Julian Clef has a quirky sense of humour. You perhaps wouldn’t guess it from his onstage presence, or even if you met him backstage. But a short video filmed by him “Classical Musician: Dream vs Reality” has been picked up and shared by the Facebook page of Classic FM, the most popular classical music radio channel in the United Kingdom.

The video clip has deservedly gone viral. It is a sardonic comment on the yawning gap between the standard of living classical musicians aspire to, deserve even, and the stark reality of their everyday existence. I must remember to ask him how he and his two friends (also musicians, one a fellow pianist, the other a violinist, and both, like Julian, graduates of the Royal Northern College of Music Manchester) managed to commandeer a number 36 London double-decker bus to create this hilarious two-minute film.

Those of you who attended Clef’s performance at the Kala Academy on 17 October will agree that he deserves all the acclaim life can possibly shower upon him.

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It is a measure of the broad expanse of repertoire that this twenty-something pianist already has “under the fingers” as it were, that even at very short notice of barely about a week, he was able to offer a formidable programme that in fact had to be shortened for time constraints. He flew in directly from morning rehearsal with the Bombay Chamber Orchestra, and with very little rehearsal time, played the concert in Goa the same evening.

Clef began his recital with Brahms’ Intermezzo in E flat major, Opus 117, no. 1. The three Opus 117 Intermezzi, all in three-part form, are among Brahms’ last compositions. The first Intermezzo is prefaced by the lyrics of a Scottish lullaby “Lady Anne Bothwell’s Lament”: “Baloo, my babe, lie still and sleep; It grieves me sore to see thee weep.”Brahms poignantly referred to some of his late pieces as ‘the cradle songs of my sorrows.’ Clef played this solemnly but with intimacy.

Next we heard six of Scriabin’s 24 Preludes Opus 11. Pianist Simon Nicholls and Scriabin expert termed the composer ‘a musical Fabergé’, and Clef’s playing of these preludes made us understand what he meant. Clef gave us a glimpse of the poetry within the miniature masterpieces. If there is one thing Clef does not do (and Heaven be praised for this), his playing is never mere technical showmanship.

But some drama and virtuosity were necessary (and Clef rose brilliantly to this occasion) in the Preludes (no. 1 to 5) of Rachmaninoff’s Ten Preludes, Opus 23. Prelude 4 was an oasis of calm before the relentless energy of No. 5 was unleashed.

Clef is partial to the jazz-style piano compositions of Nikolai Girshevich Kapustin (born 1937), and his Reverie & Intermezzo (etudes 2 & 7) from 8 Concert Etudes, Opus 40 were a refreshing palate-cleanser. Reverie, despite its dreamy title, had an air of perpetual motion about it, while Intermezzo could have been the soundtrack to a Fred Astaire-Ginger Rogers pas de deux. One could almost see “jazz hands” as it concluded with a flourish.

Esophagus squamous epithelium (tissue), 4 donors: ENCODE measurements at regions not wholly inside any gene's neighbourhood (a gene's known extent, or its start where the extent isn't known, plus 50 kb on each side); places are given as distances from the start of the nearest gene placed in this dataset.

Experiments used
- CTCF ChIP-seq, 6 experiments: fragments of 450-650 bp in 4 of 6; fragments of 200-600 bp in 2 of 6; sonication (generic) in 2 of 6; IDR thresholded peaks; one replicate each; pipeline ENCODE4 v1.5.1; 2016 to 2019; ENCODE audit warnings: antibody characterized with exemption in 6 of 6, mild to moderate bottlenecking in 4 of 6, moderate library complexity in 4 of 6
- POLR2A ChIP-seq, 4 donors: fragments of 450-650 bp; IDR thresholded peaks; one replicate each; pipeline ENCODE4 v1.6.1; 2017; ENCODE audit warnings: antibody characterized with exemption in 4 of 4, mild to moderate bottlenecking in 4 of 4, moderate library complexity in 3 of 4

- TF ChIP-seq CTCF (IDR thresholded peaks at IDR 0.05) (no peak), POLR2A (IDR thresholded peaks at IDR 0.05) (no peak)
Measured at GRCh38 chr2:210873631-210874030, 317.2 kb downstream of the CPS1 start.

The second half began in similar vein, with George Gershwin’s 3 Preludes. They ooze New York from every pore, and were in fact first performed by Gershwin in that city’s Roosevelt Hotel in 1926. One hears echoes of his 1924 composition Rhapsody in Blue in the first Prelude.

The final segment of the programme was given over to Chopin, with at first his Etudes Opus 10, numbers 3 and 7, and then his Sonata no. 2 in B flat minor, opus 35 ‘Funeral March’. Chopin himself was often called ‘Poet of the Piano’, and some might think it too lavish to apply this title to Clef. But those who heard him play especially Chopin that evening would probably agree with me.

The third etude from Chopin’s opus 10 has a much-loved, familiar tune. Chopin himself is believed to have said of this Etude: “In all my life, I have never again been able to find such a beautiful melody.” But is not easy to play: The right hand has to have a lyrical, rubato quality while also contributing to the accompaniment. It is termed a “tone poem for piano”, and Clef breathed life into the Kala Steinway piano, making the instrument “sing” in an intimate way it rarely gets an opportunity to. Etude 7 was another ‘perpetuo mobile’ piece, with a singing line in both hands.

But the pièce de resistance in the whole programme for me was the last and longest work in the programme, Chopin’s mighty second Sonata. Here we heard Clef the colourist at his best; there are brief contemplative episodes in the otherwise stormy Scherzo and particularly in the Lento Funeral March whose melodic lines Clef shaped and spun with such beauty and sensitivity and dynamic control that it brought tears to the eyes. I later met another member of the public who told me this was her experience as well at the same point, so it wasn’t just me. The great Chopin himself is believed to frequently have this effect on his audiences through his playing and improvisation. Comparisons are odious, but I will say this: the Kala Steinway has hardly been played by a pianist with as much magisterial technique and with as much poetic lyricism, and despite all the abundance of these gifts with as much humility and honesty as Julian Clef. The instrument pines for his return, which we hope will be soon.

Chopin graced the encore as well, with an elegant offering by Clef of his Minute waltz (Waltz in D flat major, Opus 64, no. 1).

(An edited version of this article was published on 20 November 2016 in my weekend column ‘On the Upbeat’ in the Panorama section of the Navhind Times Goa India)

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